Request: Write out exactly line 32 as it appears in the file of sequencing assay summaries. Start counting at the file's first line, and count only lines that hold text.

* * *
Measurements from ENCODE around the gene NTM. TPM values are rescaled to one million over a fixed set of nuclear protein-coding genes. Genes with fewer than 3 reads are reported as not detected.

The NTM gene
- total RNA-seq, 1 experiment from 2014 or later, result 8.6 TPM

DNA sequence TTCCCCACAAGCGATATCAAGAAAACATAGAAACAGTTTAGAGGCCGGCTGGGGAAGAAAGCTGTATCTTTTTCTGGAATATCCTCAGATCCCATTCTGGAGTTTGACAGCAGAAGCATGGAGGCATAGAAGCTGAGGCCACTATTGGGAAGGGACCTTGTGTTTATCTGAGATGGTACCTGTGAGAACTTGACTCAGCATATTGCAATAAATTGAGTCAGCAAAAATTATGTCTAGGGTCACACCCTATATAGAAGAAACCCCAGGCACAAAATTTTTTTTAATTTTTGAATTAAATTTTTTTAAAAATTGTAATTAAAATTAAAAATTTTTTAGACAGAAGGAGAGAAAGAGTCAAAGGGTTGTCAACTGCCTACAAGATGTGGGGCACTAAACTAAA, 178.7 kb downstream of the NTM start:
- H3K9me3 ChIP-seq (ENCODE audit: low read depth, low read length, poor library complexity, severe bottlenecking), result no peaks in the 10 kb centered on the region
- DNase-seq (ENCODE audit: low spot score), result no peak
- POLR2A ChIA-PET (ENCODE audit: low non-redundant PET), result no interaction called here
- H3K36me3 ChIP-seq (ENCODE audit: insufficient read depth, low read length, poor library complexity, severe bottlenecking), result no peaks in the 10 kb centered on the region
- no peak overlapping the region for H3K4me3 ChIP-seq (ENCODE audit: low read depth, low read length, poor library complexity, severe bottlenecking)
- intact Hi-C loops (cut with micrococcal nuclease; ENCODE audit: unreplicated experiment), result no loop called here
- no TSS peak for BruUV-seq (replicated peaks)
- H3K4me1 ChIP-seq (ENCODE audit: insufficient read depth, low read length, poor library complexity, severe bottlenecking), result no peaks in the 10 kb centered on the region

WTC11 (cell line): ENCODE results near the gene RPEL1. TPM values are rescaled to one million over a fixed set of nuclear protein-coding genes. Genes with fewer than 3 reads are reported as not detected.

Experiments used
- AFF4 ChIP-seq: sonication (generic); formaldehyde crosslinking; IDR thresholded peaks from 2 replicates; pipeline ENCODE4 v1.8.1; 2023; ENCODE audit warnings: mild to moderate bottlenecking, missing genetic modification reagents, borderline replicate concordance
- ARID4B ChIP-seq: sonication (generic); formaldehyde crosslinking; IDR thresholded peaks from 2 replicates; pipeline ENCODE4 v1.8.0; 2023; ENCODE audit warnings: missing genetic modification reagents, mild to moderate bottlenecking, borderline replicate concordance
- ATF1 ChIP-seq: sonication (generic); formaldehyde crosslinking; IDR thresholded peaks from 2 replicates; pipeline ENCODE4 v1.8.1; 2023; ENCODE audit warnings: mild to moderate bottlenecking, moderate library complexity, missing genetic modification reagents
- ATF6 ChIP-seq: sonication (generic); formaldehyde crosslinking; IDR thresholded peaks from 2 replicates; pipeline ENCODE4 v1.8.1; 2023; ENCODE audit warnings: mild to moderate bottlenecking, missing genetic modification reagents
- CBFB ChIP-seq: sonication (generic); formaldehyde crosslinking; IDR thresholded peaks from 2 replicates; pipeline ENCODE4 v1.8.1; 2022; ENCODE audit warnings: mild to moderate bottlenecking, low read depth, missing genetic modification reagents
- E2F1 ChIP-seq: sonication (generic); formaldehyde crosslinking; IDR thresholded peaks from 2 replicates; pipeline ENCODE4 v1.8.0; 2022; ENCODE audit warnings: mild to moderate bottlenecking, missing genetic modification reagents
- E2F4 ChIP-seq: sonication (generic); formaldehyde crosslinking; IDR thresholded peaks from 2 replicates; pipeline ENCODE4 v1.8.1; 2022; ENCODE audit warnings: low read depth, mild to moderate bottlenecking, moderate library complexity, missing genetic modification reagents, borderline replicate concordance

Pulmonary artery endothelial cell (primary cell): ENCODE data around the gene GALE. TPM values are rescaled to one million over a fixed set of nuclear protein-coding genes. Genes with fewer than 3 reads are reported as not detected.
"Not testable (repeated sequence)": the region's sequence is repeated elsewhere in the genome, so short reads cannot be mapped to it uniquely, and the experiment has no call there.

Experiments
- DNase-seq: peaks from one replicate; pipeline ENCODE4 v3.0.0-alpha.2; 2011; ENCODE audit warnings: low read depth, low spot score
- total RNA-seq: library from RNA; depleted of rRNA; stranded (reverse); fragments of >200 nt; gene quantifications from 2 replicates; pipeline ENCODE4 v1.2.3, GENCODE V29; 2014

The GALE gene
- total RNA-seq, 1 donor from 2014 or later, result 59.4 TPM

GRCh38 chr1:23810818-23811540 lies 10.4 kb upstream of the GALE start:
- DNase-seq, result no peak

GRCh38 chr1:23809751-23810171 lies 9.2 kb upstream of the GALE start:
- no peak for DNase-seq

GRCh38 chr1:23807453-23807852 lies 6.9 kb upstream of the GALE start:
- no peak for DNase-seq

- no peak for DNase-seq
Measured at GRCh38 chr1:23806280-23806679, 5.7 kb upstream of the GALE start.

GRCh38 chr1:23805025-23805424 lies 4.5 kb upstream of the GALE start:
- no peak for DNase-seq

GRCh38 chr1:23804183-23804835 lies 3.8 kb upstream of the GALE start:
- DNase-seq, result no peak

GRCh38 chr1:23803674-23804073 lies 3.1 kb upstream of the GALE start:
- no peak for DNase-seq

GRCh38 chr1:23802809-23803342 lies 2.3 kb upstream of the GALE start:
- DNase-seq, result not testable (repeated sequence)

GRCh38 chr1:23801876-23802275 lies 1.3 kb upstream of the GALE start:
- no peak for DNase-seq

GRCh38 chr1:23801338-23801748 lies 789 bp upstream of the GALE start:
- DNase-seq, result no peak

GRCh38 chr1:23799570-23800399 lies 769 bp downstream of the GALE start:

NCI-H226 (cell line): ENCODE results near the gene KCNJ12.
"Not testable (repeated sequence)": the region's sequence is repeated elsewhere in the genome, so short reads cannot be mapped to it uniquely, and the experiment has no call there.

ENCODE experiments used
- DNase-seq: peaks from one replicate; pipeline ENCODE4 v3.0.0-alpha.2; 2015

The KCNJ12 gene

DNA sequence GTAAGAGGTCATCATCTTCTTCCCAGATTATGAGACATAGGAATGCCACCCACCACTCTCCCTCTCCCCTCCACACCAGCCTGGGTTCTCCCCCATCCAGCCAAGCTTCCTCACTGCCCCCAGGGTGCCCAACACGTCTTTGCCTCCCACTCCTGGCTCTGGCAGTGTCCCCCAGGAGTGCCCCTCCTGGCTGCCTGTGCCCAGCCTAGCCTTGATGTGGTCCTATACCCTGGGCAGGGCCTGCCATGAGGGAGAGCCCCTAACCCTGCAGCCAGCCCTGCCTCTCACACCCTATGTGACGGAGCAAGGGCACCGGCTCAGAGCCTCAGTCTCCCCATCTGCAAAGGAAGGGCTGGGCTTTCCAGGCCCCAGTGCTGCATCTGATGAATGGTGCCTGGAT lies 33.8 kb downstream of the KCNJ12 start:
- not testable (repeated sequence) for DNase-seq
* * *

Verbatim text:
- no peak for DNase-seq